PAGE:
**OR Students with Disabilities Investigating Social Justice Issues in Math Class**

Graphs are important. Really important. Adults are often asked to make sense of graphs in order to make important decisions. The weather, graphs. At work, graphs. Presidential election, graphs. The interpretation and analysis of graphs is just as important as their creation. And as the election nears, our department identified graph and data analysis as a major point of focus for our students, especially when magazines and newspapers look like this…

So in an effort to help our student make sense of the graphs they see in their daily lives, we devised what follows. The guiding resources for our project were:

- Standards for Mathematical Practice
- Rethinking Mathematics: Teaching Social Justice by the Numbers
- Making Sense of Graphs: Critical Factors Influencing Comprehension and Instructional Implications
- NCTM Principles and Standards for School Mathematics
- The GAISE Report

**Standards for Mathematical Practice**

- Make sense of problems and persevere in solving them.
- Reason abstractly and quantitatively.
- Construct viable arguments and critique the reasoning of others.
- But really all of them…

**Rethinking Mathematics**

- Students can recognize the power of mathematics as an essential analytical tool to understand and potentially change the world, rather than merely regarding math as a collection of disconnected rules to be rotely memorized and regurgitated.
- Students can deepen their understanding of important social issues, such as racism and sexism, as well as ecology and social class.
- Students can connect math with their own cultural and community histories and can appreciate the contributions that various cultures and peoples have made to mathematics.
- Students can understand their own power as active citizens in building a democratic society and become equipped to play a more active role in that society.
- Students can become more motivated to learn important mathematics.

**Making Sense of Graphs**

The reasons for using graphs are commonly divided into two classes: analysis and communication (Kosslyn, 1985). Graphs used for data analysis function as discovery tools at the early stages of data analysis when the student is expected to make sense of the data; often alternative plots for the same data set are explored. Graphs used for purposes of analysis at this stage “are predominantly tools for the detection of important or unusual features in the data” (Spence & Lewandowsky,1990, p. 20). A good pictorial display of data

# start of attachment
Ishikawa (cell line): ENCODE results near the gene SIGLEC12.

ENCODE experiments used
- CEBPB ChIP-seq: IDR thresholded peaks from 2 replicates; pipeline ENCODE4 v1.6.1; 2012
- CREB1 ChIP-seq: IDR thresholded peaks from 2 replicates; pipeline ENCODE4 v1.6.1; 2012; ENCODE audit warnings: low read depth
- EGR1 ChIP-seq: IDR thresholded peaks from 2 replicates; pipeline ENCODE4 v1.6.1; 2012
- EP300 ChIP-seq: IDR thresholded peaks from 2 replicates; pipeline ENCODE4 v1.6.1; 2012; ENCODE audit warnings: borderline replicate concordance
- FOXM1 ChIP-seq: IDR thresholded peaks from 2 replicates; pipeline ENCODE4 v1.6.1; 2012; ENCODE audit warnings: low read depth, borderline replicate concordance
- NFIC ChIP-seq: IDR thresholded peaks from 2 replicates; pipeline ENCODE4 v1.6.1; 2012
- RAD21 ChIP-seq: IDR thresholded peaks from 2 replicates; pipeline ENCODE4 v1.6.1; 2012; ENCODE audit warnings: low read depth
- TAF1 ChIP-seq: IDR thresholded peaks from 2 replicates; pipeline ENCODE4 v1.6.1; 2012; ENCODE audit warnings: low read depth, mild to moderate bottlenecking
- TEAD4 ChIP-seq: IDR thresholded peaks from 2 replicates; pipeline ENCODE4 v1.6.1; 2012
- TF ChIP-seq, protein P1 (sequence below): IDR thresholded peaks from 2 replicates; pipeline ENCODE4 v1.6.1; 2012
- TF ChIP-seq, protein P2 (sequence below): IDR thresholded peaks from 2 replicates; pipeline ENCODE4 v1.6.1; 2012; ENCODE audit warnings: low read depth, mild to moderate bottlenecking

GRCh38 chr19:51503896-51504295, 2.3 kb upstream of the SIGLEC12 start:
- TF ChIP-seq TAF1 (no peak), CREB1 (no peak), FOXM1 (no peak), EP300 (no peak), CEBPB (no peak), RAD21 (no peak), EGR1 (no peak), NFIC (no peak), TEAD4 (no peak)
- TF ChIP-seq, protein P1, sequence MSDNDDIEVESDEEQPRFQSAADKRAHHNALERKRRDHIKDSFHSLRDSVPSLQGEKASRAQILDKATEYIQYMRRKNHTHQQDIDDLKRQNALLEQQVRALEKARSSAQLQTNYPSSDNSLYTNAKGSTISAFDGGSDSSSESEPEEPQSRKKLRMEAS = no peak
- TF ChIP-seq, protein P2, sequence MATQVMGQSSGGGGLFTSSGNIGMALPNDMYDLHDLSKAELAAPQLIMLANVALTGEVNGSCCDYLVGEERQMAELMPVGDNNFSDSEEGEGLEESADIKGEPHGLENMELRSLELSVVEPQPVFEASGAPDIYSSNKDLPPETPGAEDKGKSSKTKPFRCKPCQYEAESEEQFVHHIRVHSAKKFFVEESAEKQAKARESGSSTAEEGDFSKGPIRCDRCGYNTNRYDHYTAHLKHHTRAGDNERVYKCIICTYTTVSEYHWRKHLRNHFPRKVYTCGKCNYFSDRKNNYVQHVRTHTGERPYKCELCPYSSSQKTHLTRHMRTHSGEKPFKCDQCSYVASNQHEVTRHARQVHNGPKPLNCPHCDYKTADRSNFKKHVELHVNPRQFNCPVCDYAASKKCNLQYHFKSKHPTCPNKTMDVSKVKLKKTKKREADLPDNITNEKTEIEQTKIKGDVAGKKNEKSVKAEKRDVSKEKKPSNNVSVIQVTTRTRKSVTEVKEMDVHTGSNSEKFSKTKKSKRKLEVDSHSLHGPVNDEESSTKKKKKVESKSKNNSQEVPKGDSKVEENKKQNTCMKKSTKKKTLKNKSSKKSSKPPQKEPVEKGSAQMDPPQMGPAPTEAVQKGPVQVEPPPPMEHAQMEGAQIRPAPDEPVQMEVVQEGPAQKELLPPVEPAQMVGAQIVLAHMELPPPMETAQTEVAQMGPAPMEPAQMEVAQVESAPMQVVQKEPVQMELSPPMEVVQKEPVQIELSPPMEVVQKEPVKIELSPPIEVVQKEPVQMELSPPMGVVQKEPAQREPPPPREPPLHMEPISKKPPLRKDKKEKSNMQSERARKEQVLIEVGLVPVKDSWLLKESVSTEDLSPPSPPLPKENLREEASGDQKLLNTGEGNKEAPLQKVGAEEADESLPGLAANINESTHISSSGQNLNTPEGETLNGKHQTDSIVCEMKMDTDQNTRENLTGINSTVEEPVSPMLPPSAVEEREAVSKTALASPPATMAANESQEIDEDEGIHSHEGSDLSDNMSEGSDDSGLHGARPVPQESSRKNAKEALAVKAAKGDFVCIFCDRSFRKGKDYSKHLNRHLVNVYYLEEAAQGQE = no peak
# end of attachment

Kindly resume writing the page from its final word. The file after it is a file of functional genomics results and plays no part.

(Tukey, 1977, p. vi).“forces us to notice what we never expected to see”

**NCTM Principles and Standards for School Mathematics**

- Formulate questions that can be addressed with data and collect, organize, and display relevant data to answer them.
- Develop and evaluate inferences and predictions that are based on data.

**GAISE Report**

In an effort to allow our students to engage in a truly inquiry-based project, the parameters were intentionally loose. We used the Framework Model developed by AMSTAT (adapted below).

To introduce the idea of *Global Issues* we used the example of clean water shortages around the world via this Matt Damon water.org video. We also related it to social studies vocabulary terms like racism, poverty, transgender, sexual orientation, and the environment. The students then chose an issue of interest and were guided through the following process:

- Identify a problem and propose a solution for a
*Global Issue*of your choice. - Use Google Forms and Sheets to ask a question and collect, organize, and display data relevant to your
*Global Issue*. - Find graphs, through research, that further help prove your point.
- Make a Google Slides presentation to present your conclusion to the school community.

The *Global Issues* chosen in our class included: racism in the police force, the safety of people who are transgender, bullying of people who are LGBTQ, low-flow toilets for water conservation, drone strikes in war, same-sex marriage, and homelessness.

But, that’s enough of me, let’s hear from the students…

This is a folder containing the guiding documents we used through the project. Let me know what we can improve!

What was missing? For the most part, the application of their targeted computational goals. Which leads to my question. When students have been working on K-5 computational goals for their entire school career, should that preclude their work on inquiry projects such as this that can lead in many different directions?

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